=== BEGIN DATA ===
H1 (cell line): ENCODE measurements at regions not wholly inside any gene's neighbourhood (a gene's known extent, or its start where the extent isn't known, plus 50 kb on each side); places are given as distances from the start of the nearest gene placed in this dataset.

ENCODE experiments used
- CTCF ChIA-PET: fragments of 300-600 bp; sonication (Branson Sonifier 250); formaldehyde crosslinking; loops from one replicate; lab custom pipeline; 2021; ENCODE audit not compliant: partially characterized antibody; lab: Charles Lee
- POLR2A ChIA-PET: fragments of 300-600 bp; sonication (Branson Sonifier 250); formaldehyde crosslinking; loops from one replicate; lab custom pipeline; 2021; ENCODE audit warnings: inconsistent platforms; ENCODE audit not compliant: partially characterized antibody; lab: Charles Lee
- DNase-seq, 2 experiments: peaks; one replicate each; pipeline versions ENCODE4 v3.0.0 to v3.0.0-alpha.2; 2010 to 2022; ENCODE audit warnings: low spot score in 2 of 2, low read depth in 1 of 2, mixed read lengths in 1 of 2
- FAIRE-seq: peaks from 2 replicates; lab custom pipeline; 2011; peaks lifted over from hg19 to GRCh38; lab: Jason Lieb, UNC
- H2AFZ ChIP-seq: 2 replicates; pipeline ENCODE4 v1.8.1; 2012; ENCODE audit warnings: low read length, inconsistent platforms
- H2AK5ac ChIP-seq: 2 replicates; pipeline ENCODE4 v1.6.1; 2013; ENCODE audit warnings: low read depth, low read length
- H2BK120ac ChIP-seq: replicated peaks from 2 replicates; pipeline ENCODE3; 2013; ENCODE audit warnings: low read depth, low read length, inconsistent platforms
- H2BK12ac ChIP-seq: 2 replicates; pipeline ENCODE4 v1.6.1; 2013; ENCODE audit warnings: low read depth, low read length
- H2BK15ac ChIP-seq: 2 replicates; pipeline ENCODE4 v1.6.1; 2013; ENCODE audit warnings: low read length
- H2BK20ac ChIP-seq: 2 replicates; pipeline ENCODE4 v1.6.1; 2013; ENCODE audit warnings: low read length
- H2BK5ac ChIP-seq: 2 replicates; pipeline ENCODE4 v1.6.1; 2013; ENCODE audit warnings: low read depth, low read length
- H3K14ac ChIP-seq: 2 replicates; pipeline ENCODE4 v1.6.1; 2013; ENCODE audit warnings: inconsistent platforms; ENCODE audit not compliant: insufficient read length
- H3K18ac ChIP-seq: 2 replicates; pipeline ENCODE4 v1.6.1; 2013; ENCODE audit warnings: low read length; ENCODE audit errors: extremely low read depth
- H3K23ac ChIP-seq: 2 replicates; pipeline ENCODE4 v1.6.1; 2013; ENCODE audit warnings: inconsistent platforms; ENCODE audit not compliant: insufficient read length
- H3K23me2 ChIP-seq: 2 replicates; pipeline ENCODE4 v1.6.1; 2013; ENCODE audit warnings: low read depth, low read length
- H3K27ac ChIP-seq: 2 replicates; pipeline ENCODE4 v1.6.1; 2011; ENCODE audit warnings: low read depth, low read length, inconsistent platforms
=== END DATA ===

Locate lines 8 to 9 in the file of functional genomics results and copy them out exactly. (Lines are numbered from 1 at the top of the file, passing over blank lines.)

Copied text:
- H2AK5ac ChIP-seq: 2 replicates; pipeline ENCODE4 v1.6.1; 2013; ENCODE audit warnings: low read depth, low read length
- H2BK120ac ChIP-seq: replicated peaks from 2 replicates; pipeline ENCODE3; 2013; ENCODE audit warnings: low read depth, low read length, inconsistent platforms